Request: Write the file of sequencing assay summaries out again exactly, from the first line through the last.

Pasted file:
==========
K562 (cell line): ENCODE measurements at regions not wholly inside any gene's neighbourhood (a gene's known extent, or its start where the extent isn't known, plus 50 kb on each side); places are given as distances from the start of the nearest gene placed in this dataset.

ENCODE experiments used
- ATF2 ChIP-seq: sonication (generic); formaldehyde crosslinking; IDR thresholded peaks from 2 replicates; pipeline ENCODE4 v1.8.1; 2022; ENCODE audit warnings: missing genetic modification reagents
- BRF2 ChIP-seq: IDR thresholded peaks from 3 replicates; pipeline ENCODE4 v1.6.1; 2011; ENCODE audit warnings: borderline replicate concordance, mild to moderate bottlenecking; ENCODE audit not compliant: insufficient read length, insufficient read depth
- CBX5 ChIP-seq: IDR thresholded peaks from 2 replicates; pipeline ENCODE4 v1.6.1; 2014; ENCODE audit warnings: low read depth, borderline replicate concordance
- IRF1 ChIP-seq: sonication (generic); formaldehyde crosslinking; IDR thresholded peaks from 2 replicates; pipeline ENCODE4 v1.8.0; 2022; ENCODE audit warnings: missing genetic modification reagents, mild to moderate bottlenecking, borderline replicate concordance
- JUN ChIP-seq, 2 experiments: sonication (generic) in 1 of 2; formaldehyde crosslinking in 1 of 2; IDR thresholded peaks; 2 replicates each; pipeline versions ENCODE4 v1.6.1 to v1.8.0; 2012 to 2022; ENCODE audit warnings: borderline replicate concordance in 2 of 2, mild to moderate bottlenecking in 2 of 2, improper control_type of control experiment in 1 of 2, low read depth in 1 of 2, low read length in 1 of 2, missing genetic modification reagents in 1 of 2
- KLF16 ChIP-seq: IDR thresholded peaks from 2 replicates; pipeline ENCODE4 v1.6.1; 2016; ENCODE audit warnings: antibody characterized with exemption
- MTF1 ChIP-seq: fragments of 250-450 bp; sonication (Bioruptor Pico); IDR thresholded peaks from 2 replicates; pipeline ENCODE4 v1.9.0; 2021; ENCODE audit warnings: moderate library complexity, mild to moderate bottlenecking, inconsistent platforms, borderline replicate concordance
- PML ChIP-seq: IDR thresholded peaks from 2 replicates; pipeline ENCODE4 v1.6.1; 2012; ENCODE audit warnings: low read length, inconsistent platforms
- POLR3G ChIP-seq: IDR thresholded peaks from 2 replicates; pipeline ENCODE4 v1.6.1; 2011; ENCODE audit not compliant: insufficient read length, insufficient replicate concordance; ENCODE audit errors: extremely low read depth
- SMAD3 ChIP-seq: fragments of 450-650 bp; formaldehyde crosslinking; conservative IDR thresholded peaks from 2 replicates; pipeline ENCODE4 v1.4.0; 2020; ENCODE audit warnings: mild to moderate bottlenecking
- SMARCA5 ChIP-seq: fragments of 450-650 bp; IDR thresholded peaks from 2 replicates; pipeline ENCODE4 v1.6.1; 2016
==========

K562 (cell line): ENCODE measurements at regions not wholly inside any gene's neighbourhood (a gene's known extent, or its start where the extent isn't known, plus 50 kb on each side); places are given as distances from the start of the nearest gene placed in this dataset.

ENCODE experiments used
- ATF2 ChIP-seq: sonication (generic); formaldehyde crosslinking; IDR thresholded peaks from 2 replicates; pipeline ENCODE4 v1.8.1; 2022; ENCODE audit warnings: missing genetic modification reagents
- BRF2 ChIP-seq: IDR thresholded peaks from 3 replicates; pipeline ENCODE4 v1.6.1; 2011; ENCODE audit warnings: borderline replicate concordance, mild to moderate bottlenecking; ENCODE audit not compliant: insufficient read length, insufficient read depth
- CBX5 ChIP-seq: IDR thresholded peaks from 2 replicates; pipeline ENCODE4 v1.6.1; 2014; ENCODE audit warnings: low read depth, borderline replicate concordance
- IRF1 ChIP-seq: sonication (generic); formaldehyde crosslinking; IDR thresholded peaks from 2 replicates; pipeline ENCODE4 v1.8.0; 2022; ENCODE audit warnings: missing genetic modification reagents, mild to moderate bottlenecking, borderline replicate concordance
- JUN ChIP-seq, 2 experiments: sonication (generic) in 1 of 2; formaldehyde crosslinking in 1 of 2; IDR thresholded peaks; 2 replicates each; pipeline versions ENCODE4 v1.6.1 to v1.8.0; 2012 to 2022; ENCODE audit warnings: borderline replicate concordance in 2 of 2, mild to moderate bottlenecking in 2 of 2, improper control_type of control experiment in 1 of 2, low read depth in 1 of 2, low read length in 1 of 2, missing genetic modification reagents in 1 of 2
- KLF16 ChIP-seq: IDR thresholded peaks from 2 replicates; pipeline ENCODE4 v1.6.1; 2016; ENCODE audit warnings: antibody characterized with exemption
- MTF1 ChIP-seq: fragments of 250-450 bp; sonication (Bioruptor Pico); IDR thresholded peaks from 2 replicates; pipeline ENCODE4 v1.9.0; 2021; ENCODE audit warnings: moderate library complexity, mild to moderate bottlenecking, inconsistent platforms, borderline replicate concordance
- PML ChIP-seq: IDR thresholded peaks from 2 replicates; pipeline ENCODE4 v1.6.1; 2012; ENCODE audit warnings: low read length, inconsistent platforms
- POLR3G ChIP-seq: IDR thresholded peaks from 2 replicates; pipeline ENCODE4 v1.6.1; 2011; ENCODE audit not compliant: insufficient read length, insufficient replicate concordance; ENCODE audit errors: extremely low read depth
- SMAD3 ChIP-seq: fragments of 450-650 bp; formaldehyde crosslinking; conservative IDR thresholded peaks from 2 replicates; pipeline ENCODE4 v1.4.0; 2020; ENCODE audit warnings: mild to moderate bottlenecking
- SMARCA5 ChIP-seq: fragments of 450-650 bp; IDR thresholded peaks from 2 replicates; pipeline ENCODE4 v1.6.1; 2016